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1.
Oh, the fishermen are comin’ to Charles Green’s and so it’s said,
They are going to Dungarvon you must go one day ahead;
And Bruce will go along with you with his wagon and his team,
For to haul the boat and luggage through to the Dungarvon Stream.

2.
It was early the next morning, just at the dawn of day,
We launched our boats, our paddles drew, we soon got underway
To go as far as Porter’s Cove, ‘ bout nine miles down the stream,
Where Bruce agreed to meet us with his wagon and his team.

3.
According to agreement, bold Alex met us there.
We loaded up our wagon; for the road we did prepare.
We bound our stuff on carefully to the best of our skill,
For we knew there’d be hard hauling going up Bill Porter’s Hill.

4.
We worked our way up Porter’s Hill and got on level ground.
I’m sure that were ten miles or more you could see all around.
You could see the city of Boiestown with its steeple built so high,
The theater on the portage all with the naked eye.

5.
The night we reached Dungarvon the stream was very low;
The horses they were weary and we could no further go;
We built a fire large and high to camp there for the night,
But the Dungarvon Whooper was the terror of the night.

6.
There was beasts of all description; the bear and kangaroo;
The wildcat, wolf, and Indian devil; the moose and caribou;
The wolverine and porcupine; the skunk (they don’t smell right).
But the Dungarvon Whooper was the terror of the night.

7.
For when this monster he came forth, the rest did disappear,
And believe me, my good people, it did banish all our fear;
It left us but the one to fight, and we felt very sure
That we could beat any Whooper that was on Dungarvon shore.

8.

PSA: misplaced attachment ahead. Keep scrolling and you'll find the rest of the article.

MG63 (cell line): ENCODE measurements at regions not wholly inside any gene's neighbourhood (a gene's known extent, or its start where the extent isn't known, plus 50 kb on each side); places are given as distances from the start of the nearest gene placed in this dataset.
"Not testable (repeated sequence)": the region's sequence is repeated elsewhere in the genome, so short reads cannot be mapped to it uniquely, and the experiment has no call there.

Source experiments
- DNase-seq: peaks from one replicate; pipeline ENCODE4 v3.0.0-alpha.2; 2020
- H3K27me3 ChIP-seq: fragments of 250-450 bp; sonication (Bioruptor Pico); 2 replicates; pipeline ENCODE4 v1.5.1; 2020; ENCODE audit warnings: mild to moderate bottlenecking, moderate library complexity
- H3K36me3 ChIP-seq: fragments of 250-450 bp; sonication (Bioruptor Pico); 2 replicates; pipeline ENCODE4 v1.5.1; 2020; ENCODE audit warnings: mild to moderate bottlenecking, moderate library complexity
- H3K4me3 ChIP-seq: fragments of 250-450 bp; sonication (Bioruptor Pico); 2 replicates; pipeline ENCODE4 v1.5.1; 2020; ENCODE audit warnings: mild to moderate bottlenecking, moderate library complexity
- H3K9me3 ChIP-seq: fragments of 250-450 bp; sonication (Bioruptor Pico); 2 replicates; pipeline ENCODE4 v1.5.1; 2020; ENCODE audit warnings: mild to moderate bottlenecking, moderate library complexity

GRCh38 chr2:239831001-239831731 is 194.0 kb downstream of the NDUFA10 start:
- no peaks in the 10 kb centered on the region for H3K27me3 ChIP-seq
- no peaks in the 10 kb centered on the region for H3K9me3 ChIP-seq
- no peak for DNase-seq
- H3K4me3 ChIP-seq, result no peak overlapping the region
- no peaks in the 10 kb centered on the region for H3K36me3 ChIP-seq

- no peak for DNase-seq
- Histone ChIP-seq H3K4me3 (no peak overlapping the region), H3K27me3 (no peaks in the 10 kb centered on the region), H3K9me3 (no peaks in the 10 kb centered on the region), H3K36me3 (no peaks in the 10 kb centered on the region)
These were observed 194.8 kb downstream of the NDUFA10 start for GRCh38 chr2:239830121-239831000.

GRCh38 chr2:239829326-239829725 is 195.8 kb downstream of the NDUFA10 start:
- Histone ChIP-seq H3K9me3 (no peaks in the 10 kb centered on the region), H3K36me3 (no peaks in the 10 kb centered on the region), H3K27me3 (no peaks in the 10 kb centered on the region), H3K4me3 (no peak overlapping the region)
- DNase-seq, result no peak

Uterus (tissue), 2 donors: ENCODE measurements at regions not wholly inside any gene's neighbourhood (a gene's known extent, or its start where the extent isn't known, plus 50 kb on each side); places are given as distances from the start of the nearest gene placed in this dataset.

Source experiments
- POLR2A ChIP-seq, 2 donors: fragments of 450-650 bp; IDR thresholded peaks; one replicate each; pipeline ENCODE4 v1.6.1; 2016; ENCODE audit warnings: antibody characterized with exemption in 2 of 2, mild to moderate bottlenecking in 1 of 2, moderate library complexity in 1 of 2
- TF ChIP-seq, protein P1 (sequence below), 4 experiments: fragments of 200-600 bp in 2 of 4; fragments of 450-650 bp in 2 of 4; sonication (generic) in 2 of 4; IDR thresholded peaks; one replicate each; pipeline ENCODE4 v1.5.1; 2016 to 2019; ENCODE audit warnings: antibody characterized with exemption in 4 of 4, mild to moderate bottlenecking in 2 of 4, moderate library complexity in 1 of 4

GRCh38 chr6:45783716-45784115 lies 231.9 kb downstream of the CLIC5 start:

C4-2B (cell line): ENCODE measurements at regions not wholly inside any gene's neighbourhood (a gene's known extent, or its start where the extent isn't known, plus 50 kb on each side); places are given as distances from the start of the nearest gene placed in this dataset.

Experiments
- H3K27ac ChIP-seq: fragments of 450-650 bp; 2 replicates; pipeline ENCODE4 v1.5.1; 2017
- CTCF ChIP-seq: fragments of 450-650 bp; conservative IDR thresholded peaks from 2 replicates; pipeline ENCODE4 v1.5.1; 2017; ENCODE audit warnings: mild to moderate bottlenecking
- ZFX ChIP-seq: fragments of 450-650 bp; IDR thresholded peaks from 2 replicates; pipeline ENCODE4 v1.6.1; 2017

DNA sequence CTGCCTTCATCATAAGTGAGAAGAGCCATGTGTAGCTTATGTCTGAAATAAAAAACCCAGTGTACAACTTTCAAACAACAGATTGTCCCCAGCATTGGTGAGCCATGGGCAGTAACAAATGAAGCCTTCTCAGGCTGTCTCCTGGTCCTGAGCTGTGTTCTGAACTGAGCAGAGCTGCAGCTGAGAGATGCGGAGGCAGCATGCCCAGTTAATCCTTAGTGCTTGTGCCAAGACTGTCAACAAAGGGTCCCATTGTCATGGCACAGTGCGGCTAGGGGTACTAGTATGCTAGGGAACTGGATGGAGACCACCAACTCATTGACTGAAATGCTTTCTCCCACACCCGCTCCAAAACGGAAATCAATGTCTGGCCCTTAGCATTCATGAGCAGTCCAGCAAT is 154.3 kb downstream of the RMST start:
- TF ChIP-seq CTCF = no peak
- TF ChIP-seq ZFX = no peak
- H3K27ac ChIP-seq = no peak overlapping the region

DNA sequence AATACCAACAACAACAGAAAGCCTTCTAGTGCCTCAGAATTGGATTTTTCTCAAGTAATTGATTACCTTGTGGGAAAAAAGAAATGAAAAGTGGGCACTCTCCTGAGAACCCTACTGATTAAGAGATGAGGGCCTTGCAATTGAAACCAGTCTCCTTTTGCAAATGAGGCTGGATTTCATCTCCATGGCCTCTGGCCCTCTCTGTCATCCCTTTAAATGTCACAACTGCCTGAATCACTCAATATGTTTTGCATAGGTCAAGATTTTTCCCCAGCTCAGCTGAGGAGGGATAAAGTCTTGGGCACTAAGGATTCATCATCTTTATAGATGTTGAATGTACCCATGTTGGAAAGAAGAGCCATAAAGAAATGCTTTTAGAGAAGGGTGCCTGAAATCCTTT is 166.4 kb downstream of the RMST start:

We fought like valiant heroes until the dawn of day,
And when he saw that he was beat he was forced to run away.
As he was going to leave us he gave one long last wail,
And I saw him knock down little trees by the wagging of his tail.

9.
It was the next morning early, just at the break of day,
Poor Scott was taken with the cramps, those words I heard him say,
“My side and back and arms does ache, my arms and legs are sore.”
Some thought he strained his muscles in the fight the night before.

10.
Now come all you salmon poachers who hide along the shore,
Keep one eye always open and look out for Robert Orr,
For if you don’t you may repent, and that will be quite soon,
He’ll capture you and your canoe like he done Tommy Munn.

11.
Now when we reached the settlement the news was no surprise,
To see that we were so deceived by Tom’s infernal lies;
He told us that the stream was full of salmon, grilt [sic], and trout,
But he never said with net and spear he went up and fished them out.

12.
So now my song is ended and I wish no man no ill,
And I hope next year we all appear and gather at Burnt Hill,
And may the flies be very few and scarce around the place,
But not so bad as when Tom had to put shoe black on his face.

—–

Sources: Manny, Louise, and James Reginald Wilson. Songs of Miramichi. Fredericton: Brunswick Press, 1970, 78-85. Also see: NA 15, NA 43, NA 78, NA 107, NA 108, NA 138, NA 164, NA 214, NA 260, NA 271, NA 272, NA 294, NA 331, NA 294, NA 331, NA 350, NA 383, NA 385 for variants of the Dungarvon Whooper story from New Brunswick and Maine.